Faith is a popular slogan now. You can buy a wooden faith sign just about anywhere. But what is faith, really?
I believe in God
I believe in the power of positive energy (think good thoughts!)
That’s faith, right? The hope and almost-persuasive feeling that everything will turn out alright in the end.
This optimistic approach might work on getting a date or a pay raise, but what about the big stuff? Disease, death, and heartache? Lemonade isn’t usually strong enough for those guys.
It’s no wonder we’re an anxiety-ridden, obsessive-compulsive, medically-saturated population. Turns out, unwavering faith is hard to generate.
The writer of Hebrews defines it like this: Faith is the substance of things hoped for, the evidence of things not seen.
Think about that oxymoron for a second.
Evidence must be seen, or else it isn’t evidence. The principle of evidence is foundational to our American understanding of freedom and fairness. Maybe that’s why faith is so hard for us. We expect reasonable and expedient justice. Habeus corpus. (Without a dead body, how can you prove a murder?) Perhaps we carry our “unalienable rights” into our spiritual understanding, too. When it comes to faith, I demand more than circumstantial evidence–more than a cliche about making lemonade. I want the whole story, from beginning to end. I need to know the verdict. I’m okay with a due process of faith, as long as the outcome is fair. And fair is something I can see and prove.
And yet, faith in its essence lacks visual proof. Somehow, faith entwines believable conclusions without supplying any tangible evidence to the conclusion. You have to hold on until the end without knowing what will happen before then.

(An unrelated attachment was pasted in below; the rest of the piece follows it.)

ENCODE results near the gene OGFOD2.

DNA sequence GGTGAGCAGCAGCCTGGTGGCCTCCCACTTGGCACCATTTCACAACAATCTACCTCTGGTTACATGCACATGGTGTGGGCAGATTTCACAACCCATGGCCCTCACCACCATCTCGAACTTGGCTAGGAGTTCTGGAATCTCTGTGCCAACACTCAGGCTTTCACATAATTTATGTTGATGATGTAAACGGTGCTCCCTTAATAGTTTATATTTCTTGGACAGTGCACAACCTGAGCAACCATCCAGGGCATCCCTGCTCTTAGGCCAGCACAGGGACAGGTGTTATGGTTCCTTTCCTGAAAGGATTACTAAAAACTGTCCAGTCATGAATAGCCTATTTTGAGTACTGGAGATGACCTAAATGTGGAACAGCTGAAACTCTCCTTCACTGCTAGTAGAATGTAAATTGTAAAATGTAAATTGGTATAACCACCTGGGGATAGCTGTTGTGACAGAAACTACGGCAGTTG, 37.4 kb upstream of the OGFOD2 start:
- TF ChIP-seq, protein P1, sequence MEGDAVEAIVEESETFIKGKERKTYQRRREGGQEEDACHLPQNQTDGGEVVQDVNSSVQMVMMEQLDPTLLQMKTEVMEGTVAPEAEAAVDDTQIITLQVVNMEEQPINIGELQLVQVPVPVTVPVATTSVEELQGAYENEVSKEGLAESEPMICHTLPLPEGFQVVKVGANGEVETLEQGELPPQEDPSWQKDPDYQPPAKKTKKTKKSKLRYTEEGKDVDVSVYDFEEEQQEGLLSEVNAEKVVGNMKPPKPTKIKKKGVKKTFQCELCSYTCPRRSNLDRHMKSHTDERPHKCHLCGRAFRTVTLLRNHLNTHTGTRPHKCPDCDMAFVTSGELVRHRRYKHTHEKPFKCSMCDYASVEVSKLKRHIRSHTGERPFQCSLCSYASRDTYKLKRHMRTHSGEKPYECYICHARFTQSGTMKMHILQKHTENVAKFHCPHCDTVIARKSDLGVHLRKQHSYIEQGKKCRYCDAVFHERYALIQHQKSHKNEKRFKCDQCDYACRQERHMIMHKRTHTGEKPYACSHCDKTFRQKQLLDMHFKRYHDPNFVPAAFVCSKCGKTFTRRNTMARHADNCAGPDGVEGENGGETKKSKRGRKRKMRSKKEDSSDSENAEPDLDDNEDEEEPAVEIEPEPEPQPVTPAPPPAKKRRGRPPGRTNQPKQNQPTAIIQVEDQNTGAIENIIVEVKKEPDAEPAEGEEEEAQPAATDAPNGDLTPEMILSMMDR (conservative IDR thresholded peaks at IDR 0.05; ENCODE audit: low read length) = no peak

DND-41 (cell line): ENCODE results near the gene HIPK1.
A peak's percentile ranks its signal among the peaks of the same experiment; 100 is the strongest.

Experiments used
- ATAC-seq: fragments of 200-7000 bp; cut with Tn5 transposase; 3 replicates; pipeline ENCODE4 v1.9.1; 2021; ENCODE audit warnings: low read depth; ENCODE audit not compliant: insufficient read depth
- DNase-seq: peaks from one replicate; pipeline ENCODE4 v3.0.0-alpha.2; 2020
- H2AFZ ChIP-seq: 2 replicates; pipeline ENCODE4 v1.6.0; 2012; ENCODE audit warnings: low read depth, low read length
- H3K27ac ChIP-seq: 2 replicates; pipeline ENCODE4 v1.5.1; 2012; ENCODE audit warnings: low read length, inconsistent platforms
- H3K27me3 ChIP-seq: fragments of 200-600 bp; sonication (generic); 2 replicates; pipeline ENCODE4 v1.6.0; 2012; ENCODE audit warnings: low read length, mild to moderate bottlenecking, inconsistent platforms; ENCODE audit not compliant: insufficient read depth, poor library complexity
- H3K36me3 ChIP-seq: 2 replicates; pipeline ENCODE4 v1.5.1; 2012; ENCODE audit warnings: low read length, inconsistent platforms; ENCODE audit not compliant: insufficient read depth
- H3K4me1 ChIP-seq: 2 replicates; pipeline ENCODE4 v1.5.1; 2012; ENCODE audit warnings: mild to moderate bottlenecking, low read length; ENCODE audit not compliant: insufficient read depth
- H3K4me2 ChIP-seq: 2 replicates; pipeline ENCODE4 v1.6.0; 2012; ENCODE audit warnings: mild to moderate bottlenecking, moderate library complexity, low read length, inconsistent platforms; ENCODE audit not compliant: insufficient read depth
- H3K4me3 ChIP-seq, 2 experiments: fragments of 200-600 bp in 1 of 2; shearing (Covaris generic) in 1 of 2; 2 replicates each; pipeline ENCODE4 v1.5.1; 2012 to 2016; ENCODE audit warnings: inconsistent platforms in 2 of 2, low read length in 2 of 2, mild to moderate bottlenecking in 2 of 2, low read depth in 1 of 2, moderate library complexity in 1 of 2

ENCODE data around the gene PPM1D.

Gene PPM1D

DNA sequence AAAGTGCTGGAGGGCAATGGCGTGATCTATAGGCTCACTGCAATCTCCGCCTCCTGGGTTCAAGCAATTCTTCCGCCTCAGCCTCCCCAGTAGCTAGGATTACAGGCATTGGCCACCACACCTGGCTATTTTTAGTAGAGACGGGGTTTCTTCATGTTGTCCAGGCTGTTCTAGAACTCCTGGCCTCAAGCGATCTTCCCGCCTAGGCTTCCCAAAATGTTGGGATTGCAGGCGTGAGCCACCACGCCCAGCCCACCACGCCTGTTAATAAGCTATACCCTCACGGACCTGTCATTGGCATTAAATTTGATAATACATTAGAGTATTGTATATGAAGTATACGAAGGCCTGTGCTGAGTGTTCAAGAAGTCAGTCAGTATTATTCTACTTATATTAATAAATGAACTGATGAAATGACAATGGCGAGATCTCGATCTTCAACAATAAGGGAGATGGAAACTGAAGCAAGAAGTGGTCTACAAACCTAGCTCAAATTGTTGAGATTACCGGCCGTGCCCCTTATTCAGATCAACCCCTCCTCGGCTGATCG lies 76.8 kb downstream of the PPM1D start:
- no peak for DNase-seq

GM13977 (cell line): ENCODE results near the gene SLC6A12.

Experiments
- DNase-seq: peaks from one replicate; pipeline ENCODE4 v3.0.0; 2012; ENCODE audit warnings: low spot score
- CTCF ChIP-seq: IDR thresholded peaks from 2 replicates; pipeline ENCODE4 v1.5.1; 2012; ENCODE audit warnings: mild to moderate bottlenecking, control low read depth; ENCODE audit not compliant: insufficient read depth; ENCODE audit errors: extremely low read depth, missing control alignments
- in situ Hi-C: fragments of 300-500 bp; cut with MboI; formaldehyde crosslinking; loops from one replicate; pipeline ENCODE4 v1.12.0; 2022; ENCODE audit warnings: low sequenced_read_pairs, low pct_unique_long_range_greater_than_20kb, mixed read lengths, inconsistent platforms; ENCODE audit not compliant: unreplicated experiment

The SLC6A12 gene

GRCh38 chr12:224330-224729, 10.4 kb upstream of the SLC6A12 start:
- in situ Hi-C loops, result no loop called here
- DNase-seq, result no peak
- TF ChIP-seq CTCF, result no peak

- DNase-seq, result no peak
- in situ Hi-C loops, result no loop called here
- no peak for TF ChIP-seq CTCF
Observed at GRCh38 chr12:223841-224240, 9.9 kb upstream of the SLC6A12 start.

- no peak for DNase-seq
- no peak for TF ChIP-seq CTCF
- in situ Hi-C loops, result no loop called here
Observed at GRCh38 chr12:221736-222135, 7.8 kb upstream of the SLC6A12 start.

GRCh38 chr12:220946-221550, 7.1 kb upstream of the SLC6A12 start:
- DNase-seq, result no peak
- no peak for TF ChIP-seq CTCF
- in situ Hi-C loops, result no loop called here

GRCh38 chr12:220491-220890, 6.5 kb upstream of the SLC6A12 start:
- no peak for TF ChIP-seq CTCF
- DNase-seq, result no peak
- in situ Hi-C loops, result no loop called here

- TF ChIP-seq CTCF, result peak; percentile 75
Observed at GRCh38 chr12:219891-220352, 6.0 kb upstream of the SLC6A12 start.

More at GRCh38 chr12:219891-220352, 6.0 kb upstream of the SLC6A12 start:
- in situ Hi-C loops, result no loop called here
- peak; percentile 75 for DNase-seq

Faith is the belief that I can’t comprehend or control the magnitude of a situation, so I will let someone more capable handle it. I won’t micro-manage. I won’t nag. I won’t freak out.
In fact, if I really have faith, I’ll pray, because prayer vitalizes faith. Prayer dares an omnipotent being to step up and take charge while I simultaneously back into the unknown. Prayer says I’m okay with the process because I know the decision isn’t mine to make, and I’m okay with the outcome because I lack the wisdom to manipulate a better one. Prayer commits to the long haul of an ordeal.
So if you find yourself praying, sending hopeful requests into the cosmos, stop to consider the evidence that Someone truly powerful must exist out there. He must care very deeply, or else why trouble himself with such a creation? And if that be true, then what else might be?
Maybe anything and everything is possible. A world of see-able evidence, when you turn around and look from the other direction.
1 Cor. 13:8-13 “Now we see but a poor reflection as in a mirror; then we shall see face to face.”